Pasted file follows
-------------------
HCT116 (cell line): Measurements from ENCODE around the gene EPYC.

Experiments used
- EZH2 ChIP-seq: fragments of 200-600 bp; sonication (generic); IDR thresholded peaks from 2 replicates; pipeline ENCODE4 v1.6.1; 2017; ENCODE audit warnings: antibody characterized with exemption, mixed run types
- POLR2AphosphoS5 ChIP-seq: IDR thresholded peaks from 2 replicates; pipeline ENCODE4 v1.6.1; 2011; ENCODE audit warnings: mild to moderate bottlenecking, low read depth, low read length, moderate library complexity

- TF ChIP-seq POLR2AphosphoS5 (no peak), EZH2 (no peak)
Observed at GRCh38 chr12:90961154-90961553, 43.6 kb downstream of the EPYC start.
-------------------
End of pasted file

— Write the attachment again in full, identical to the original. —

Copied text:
HCT116 (cell line): Measurements from ENCODE around the gene EPYC.

Experiments used
- EZH2 ChIP-seq: fragments of 200-600 bp; sonication (generic); IDR thresholded peaks from 2 replicates; pipeline ENCODE4 v1.6.1; 2017; ENCODE audit warnings: antibody characterized with exemption, mixed run types
- POLR2AphosphoS5 ChIP-seq: IDR thresholded peaks from 2 replicates; pipeline ENCODE4 v1.6.1; 2011; ENCODE audit warnings: mild to moderate bottlenecking, low read depth, low read length, moderate library complexity

- TF ChIP-seq POLR2AphosphoS5 (no peak), EZH2 (no peak)
Observed at GRCh38 chr12:90961154-90961553, 43.6 kb downstream of the EPYC start.